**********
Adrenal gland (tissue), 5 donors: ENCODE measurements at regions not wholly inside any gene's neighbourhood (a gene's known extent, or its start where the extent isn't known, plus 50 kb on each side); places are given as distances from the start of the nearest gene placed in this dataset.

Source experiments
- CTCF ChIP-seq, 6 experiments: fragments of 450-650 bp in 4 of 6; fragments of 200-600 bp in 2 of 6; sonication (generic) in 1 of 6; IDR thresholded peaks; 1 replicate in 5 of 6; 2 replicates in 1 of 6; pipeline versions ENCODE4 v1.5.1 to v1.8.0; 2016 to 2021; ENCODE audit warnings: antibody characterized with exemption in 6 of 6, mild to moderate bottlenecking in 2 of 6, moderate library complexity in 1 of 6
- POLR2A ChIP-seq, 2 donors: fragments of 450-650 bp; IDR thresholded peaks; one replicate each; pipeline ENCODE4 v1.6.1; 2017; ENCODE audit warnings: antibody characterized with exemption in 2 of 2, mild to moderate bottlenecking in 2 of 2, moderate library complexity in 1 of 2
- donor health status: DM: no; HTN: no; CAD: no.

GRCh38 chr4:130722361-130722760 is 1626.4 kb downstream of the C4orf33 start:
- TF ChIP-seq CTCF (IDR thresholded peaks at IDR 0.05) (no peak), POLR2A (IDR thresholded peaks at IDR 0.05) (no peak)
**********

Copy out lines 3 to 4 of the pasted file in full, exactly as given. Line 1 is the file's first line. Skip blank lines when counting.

- CTCF ChIP-seq, 6 experiments: fragments of 450-650 bp in 4 of 6; fragments of 200-600 bp in 2 of 6; sonication (generic) in 1 of 6; IDR thresholded peaks; 1 replicate in 5 of 6; 2 replicates in 1 of 6; pipeline versions ENCODE4 v1.5.1 to v1.8.0; 2016 to 2021; ENCODE audit warnings: antibody characterized with exemption in 6 of 6, mild to moderate bottlenecking in 2 of 6, moderate library complexity in 1 of 6
- POLR2A ChIP-seq, 2 donors: fragments of 450-650 bp; IDR thresholded peaks; one replicate each; pipeline ENCODE4 v1.6.1; 2017; ENCODE audit warnings: antibody characterized with exemption in 2 of 2, mild to moderate bottlenecking in 2 of 2, moderate library complexity in 1 of 2